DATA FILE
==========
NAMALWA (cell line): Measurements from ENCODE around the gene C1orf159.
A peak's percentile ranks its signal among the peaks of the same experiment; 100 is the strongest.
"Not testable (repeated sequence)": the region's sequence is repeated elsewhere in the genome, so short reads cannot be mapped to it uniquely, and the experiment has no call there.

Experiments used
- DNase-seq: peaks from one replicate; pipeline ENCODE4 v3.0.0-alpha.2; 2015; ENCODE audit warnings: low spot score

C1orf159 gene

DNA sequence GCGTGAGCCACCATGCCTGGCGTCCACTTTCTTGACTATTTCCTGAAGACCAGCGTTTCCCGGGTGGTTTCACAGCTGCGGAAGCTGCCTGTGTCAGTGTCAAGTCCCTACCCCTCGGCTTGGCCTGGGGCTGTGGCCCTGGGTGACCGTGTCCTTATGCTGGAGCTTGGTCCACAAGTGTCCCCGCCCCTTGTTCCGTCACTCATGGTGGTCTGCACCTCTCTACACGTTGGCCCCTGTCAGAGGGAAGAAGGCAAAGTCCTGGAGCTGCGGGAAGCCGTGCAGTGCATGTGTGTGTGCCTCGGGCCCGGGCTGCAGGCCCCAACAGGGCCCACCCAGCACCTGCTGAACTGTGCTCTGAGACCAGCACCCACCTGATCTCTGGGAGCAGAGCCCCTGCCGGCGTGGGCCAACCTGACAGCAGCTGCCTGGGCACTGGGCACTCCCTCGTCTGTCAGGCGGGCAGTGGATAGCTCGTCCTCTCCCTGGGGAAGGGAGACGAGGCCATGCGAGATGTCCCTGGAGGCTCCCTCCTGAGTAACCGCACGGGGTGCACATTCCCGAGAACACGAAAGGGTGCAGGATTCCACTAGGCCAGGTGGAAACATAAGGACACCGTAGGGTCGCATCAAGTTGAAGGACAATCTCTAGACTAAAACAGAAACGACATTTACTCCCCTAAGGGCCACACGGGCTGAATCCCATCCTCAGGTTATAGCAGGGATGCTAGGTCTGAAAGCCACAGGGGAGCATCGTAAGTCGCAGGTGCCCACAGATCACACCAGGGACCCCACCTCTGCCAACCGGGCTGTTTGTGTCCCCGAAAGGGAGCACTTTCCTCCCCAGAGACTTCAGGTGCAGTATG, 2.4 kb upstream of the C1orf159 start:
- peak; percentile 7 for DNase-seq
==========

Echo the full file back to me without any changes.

NAMALWA (cell line): Measurements from ENCODE around the gene C1orf159.
A peak's percentile ranks its signal among the peaks of the same experiment; 100 is the strongest.
"Not testable (repeated sequence)": the region's sequence is repeated elsewhere in the genome, so short reads cannot be mapped to it uniquely, and the experiment has no call there.

Experiments used
- DNase-seq: peaks from one replicate; pipeline ENCODE4 v3.0.0-alpha.2; 2015; ENCODE audit warnings: low spot score

C1orf159 gene

DNA sequence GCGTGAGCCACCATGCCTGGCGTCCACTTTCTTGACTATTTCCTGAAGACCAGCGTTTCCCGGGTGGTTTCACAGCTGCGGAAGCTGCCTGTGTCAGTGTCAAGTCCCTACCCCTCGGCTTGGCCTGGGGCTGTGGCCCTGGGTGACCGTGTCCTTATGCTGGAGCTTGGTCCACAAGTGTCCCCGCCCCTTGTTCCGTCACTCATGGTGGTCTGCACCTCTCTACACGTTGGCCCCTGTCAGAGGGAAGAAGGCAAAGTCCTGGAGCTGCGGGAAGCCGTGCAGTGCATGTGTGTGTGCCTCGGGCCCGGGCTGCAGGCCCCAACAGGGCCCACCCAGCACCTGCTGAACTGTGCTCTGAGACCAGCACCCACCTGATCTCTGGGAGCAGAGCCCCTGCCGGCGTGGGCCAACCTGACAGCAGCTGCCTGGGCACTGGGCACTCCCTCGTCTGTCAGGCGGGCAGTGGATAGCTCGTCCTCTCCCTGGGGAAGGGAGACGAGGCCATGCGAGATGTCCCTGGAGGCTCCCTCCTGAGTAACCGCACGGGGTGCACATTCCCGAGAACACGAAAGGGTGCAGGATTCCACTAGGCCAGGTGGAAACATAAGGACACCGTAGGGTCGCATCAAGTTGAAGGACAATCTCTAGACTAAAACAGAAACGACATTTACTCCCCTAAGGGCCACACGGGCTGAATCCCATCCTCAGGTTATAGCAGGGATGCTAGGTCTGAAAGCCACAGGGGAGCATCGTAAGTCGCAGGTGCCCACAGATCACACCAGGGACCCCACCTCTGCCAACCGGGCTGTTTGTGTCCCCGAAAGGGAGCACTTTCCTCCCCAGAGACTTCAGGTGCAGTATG, 2.4 kb upstream of the C1orf159 start:
- peak; percentile 7 for DNase-seq